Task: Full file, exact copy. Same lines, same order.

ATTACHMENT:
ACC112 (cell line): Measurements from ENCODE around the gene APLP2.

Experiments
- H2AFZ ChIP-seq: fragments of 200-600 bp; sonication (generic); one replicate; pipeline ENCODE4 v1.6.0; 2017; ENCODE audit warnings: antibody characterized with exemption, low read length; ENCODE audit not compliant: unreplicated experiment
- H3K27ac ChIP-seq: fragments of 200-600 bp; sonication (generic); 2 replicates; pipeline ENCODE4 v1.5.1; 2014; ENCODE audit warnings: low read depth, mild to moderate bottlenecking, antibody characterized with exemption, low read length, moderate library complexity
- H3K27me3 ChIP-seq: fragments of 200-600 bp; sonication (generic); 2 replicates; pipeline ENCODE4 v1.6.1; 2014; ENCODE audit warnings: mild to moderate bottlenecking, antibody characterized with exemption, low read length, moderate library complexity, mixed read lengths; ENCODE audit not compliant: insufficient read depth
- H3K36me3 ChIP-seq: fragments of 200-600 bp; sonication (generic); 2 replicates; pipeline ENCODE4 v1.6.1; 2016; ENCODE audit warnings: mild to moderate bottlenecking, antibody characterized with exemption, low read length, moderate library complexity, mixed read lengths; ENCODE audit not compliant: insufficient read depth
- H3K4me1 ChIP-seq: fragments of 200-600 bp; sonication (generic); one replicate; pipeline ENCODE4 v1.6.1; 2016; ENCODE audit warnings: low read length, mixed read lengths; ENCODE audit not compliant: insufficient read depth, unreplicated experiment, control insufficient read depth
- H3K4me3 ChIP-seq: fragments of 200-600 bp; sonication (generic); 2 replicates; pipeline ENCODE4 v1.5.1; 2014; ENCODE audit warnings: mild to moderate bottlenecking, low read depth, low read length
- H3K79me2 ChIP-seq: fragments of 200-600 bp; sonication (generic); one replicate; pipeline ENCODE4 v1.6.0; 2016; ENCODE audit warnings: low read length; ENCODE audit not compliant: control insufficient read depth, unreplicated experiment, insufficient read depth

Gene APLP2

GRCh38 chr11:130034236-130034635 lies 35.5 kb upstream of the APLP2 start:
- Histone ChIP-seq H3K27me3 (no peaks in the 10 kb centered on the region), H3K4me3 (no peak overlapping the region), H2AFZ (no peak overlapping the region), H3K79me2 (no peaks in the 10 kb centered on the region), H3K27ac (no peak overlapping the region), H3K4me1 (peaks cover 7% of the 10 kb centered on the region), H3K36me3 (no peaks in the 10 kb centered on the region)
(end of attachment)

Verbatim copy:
ACC112 (cell line): Measurements from ENCODE around the gene APLP2.

Experiments
- H2AFZ ChIP-seq: fragments of 200-600 bp; sonication (generic); one replicate; pipeline ENCODE4 v1.6.0; 2017; ENCODE audit warnings: antibody characterized with exemption, low read length; ENCODE audit not compliant: unreplicated experiment
- H3K27ac ChIP-seq: fragments of 200-600 bp; sonication (generic); 2 replicates; pipeline ENCODE4 v1.5.1; 2014; ENCODE audit warnings: low read depth, mild to moderate bottlenecking, antibody characterized with exemption, low read length, moderate library complexity
- H3K27me3 ChIP-seq: fragments of 200-600 bp; sonication (generic); 2 replicates; pipeline ENCODE4 v1.6.1; 2014; ENCODE audit warnings: mild to moderate bottlenecking, antibody characterized with exemption, low read length, moderate library complexity, mixed read lengths; ENCODE audit not compliant: insufficient read depth
- H3K36me3 ChIP-seq: fragments of 200-600 bp; sonication (generic); 2 replicates; pipeline ENCODE4 v1.6.1; 2016; ENCODE audit warnings: mild to moderate bottlenecking, antibody characterized with exemption, low read length, moderate library complexity, mixed read lengths; ENCODE audit not compliant: insufficient read depth
- H3K4me1 ChIP-seq: fragments of 200-600 bp; sonication (generic); one replicate; pipeline ENCODE4 v1.6.1; 2016; ENCODE audit warnings: low read length, mixed read lengths; ENCODE audit not compliant: insufficient read depth, unreplicated experiment, control insufficient read depth
- H3K4me3 ChIP-seq: fragments of 200-600 bp; sonication (generic); 2 replicates; pipeline ENCODE4 v1.5.1; 2014; ENCODE audit warnings: mild to moderate bottlenecking, low read depth, low read length
- H3K79me2 ChIP-seq: fragments of 200-600 bp; sonication (generic); one replicate; pipeline ENCODE4 v1.6.0; 2016; ENCODE audit warnings: low read length; ENCODE audit not compliant: control insufficient read depth, unreplicated experiment, insufficient read depth

Gene APLP2

GRCh38 chr11:130034236-130034635 lies 35.5 kb upstream of the APLP2 start:
- Histone ChIP-seq H3K27me3 (no peaks in the 10 kb centered on the region), H3K4me3 (no peak overlapping the region), H2AFZ (no peak overlapping the region), H3K79me2 (no peaks in the 10 kb centered on the region), H3K27ac (no peak overlapping the region), H3K4me1 (peaks cover 7% of the 10 kb centered on the region), H3K36me3 (no peaks in the 10 kb centered on the region)